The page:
1984, Playhouse Theatre

A beautifully staged adaption of this classic, focusing on the novel’s dystopian atmosphere in a way that leaves you feeling unsettled in the good way.

If you’re a bit of a theatre techie at heart, this is an absolute must-see; the Playhouse Theatre’s ‘1984’ (running until October 25th) brilliantly uses what initially comes across as a fairly basic set to powerfully visualise the nature of ‘Big Brother’. Digital material and film are also used to great effect in creating an atmosphere of control and surveillance, although it is worth keeping in mind when buying tickets that from a seat in ‘the gods’ (like mine, unfortunately!) much of this is obscured.

In terms of the play itself, I’d definitely advise reading (or even re-reading) George Orwell’s novel beforehand – I’ve only read it once, quite a few years ago, and did find myself a bit lost in parts. This was especially true near the beginning, where ‘flashbacks’ between the study-group reading Winston Smith’s diary and the events themselves are the most frequent. That being said, it is this set-up that encourages the audience to question what they are seeing and its relevance to modern life, and therefore gives such poignancy to the play’s ending.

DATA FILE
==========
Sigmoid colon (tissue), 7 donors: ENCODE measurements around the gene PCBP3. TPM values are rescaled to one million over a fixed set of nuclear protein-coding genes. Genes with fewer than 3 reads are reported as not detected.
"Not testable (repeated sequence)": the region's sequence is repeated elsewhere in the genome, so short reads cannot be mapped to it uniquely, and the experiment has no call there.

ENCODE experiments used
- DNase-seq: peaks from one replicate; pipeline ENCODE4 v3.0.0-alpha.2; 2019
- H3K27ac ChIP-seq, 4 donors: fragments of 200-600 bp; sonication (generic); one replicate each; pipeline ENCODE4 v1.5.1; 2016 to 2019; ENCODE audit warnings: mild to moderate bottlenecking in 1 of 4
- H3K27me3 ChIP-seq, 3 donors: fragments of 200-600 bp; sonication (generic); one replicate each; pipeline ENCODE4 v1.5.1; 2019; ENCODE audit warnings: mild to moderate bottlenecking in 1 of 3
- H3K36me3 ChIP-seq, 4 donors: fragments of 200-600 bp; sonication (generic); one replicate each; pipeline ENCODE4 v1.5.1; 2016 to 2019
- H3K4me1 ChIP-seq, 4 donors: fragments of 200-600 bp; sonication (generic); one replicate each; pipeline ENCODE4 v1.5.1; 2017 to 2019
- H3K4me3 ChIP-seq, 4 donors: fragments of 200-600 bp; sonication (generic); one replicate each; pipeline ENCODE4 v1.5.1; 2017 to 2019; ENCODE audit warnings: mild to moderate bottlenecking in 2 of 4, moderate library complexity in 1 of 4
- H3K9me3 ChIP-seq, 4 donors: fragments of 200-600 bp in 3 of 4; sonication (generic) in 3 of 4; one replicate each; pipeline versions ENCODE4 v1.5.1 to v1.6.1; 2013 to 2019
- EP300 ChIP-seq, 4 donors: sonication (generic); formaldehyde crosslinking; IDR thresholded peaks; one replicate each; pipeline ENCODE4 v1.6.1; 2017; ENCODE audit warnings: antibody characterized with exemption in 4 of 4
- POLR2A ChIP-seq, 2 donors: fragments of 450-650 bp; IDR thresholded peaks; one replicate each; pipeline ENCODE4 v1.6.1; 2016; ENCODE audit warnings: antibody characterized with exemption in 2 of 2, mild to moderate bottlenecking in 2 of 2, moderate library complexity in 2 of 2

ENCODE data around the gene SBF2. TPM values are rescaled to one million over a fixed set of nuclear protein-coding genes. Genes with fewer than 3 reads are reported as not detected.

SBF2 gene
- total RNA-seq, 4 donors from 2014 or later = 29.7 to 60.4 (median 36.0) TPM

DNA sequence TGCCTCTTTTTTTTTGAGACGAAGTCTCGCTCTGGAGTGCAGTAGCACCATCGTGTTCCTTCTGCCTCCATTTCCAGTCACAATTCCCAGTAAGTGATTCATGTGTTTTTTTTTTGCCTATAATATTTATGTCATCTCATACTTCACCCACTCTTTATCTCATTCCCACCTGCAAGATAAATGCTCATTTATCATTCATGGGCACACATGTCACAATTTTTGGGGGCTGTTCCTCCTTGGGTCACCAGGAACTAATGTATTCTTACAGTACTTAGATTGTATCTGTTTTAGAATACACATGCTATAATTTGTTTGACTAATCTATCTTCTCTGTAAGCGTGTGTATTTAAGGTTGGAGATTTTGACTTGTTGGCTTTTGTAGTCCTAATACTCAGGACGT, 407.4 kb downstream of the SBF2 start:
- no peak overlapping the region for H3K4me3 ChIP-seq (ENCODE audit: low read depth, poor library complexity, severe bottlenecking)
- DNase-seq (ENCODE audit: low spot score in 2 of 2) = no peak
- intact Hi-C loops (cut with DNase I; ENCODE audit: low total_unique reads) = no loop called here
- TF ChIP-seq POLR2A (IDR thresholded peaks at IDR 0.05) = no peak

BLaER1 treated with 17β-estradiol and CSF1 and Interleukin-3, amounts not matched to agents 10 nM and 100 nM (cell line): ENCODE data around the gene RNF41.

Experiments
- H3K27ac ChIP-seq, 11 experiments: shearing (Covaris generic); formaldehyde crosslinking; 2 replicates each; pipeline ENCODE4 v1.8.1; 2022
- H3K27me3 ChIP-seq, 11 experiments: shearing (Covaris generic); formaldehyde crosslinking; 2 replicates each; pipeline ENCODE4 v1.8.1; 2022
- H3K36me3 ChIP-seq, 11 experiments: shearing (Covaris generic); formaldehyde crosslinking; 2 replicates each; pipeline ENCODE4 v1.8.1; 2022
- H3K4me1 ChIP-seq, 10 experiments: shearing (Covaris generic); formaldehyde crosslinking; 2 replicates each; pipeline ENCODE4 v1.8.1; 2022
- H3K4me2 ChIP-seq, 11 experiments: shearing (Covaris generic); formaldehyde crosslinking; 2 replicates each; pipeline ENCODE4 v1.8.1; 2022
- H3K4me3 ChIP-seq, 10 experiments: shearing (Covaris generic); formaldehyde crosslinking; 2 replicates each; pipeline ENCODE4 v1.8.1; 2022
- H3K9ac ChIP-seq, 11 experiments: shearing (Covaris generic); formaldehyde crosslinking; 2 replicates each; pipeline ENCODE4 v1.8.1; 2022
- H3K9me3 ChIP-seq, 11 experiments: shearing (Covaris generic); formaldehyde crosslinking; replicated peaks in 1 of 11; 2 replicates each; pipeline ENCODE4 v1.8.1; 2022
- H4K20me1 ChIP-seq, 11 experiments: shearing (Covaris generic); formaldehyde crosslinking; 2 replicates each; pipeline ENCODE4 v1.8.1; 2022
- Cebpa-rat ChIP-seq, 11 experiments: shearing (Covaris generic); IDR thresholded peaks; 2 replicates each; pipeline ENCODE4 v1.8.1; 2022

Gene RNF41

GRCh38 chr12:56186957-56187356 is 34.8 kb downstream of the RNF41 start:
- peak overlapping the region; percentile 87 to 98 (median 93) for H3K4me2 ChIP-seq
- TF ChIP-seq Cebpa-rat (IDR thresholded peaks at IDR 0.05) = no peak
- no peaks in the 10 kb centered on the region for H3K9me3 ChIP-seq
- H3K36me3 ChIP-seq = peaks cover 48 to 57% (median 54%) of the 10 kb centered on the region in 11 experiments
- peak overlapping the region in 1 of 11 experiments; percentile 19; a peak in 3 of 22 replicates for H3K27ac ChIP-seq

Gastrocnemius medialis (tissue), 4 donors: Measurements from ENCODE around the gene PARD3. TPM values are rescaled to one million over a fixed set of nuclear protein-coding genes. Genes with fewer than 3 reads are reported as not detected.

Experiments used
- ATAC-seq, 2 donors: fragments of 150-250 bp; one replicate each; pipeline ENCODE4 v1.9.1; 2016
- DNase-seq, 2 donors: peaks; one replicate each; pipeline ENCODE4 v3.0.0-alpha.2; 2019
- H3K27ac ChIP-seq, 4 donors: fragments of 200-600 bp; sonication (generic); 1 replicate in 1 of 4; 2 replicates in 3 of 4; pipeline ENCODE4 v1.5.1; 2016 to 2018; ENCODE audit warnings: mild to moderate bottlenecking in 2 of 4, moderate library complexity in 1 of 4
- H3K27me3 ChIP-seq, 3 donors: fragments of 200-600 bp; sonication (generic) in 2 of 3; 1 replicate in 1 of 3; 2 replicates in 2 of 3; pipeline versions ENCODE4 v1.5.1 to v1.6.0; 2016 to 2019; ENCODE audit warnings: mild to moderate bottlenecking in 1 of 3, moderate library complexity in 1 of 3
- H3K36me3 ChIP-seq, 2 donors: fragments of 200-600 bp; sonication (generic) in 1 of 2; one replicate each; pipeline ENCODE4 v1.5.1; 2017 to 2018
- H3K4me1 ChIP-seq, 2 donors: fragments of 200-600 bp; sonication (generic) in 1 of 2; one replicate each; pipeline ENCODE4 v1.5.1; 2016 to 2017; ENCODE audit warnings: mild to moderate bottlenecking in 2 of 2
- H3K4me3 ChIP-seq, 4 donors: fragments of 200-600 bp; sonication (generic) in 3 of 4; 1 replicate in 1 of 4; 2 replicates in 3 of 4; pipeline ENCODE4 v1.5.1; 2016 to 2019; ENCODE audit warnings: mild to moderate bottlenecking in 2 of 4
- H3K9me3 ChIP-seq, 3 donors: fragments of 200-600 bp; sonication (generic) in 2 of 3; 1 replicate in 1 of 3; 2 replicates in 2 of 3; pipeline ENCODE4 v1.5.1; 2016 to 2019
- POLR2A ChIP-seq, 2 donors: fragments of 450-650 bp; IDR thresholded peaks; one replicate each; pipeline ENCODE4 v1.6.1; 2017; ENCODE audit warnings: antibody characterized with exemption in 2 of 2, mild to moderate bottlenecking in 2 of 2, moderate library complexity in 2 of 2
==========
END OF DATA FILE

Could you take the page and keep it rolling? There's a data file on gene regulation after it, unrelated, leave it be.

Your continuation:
If you’re a fan of 1984, or the dystopian genre in general, I would recommend this production. It may take some time to get into, but it is worth it if you’re willing to wait a little for everything to click. However, if you’re looking for something light-hearted or easy to watch, this isn’t the play for you.

As practical side-notes – strobe lighting effects and loud noises were used throughout, the play runs straight through for 1hr 40mins with no interval, and there are scenes definitely inappropriate for the squeamish (although implied rather than explicitly shown).

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